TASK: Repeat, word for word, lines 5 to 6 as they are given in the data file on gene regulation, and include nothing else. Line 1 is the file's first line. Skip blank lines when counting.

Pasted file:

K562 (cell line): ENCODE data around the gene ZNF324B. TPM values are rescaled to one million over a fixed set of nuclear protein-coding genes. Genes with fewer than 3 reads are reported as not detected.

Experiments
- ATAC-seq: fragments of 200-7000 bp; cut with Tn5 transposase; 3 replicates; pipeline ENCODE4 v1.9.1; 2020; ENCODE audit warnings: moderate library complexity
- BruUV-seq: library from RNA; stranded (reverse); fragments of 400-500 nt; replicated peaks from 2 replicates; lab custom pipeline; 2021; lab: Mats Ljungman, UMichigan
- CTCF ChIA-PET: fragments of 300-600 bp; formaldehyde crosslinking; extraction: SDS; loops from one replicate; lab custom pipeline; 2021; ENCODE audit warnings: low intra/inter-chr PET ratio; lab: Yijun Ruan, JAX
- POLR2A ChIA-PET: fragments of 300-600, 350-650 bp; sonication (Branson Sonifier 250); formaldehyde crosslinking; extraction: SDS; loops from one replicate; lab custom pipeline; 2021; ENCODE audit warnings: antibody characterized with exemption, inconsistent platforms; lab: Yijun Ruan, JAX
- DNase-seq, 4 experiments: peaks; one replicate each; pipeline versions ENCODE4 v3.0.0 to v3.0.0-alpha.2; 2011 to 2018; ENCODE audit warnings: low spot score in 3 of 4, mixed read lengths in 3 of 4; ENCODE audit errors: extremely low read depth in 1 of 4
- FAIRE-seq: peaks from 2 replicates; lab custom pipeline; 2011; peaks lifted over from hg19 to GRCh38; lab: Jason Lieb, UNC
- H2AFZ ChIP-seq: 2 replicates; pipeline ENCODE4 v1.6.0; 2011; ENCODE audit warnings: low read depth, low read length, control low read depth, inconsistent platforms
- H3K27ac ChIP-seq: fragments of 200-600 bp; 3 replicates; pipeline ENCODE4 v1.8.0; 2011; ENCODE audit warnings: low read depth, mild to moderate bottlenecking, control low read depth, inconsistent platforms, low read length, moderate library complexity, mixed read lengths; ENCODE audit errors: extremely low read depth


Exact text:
- CTCF ChIA-PET: fragments of 300-600 bp; formaldehyde crosslinking; extraction: SDS; loops from one replicate; lab custom pipeline; 2021; ENCODE audit warnings: low intra/inter-chr PET ratio; lab: Yijun Ruan, JAX
- POLR2A ChIA-PET: fragments of 300-600, 350-650 bp; sonication (Branson Sonifier 250); formaldehyde crosslinking; extraction: SDS; loops from one replicate; lab custom pipeline; 2021; ENCODE audit warnings: antibody characterized with exemption, inconsistent platforms; lab: Yijun Ruan, JAX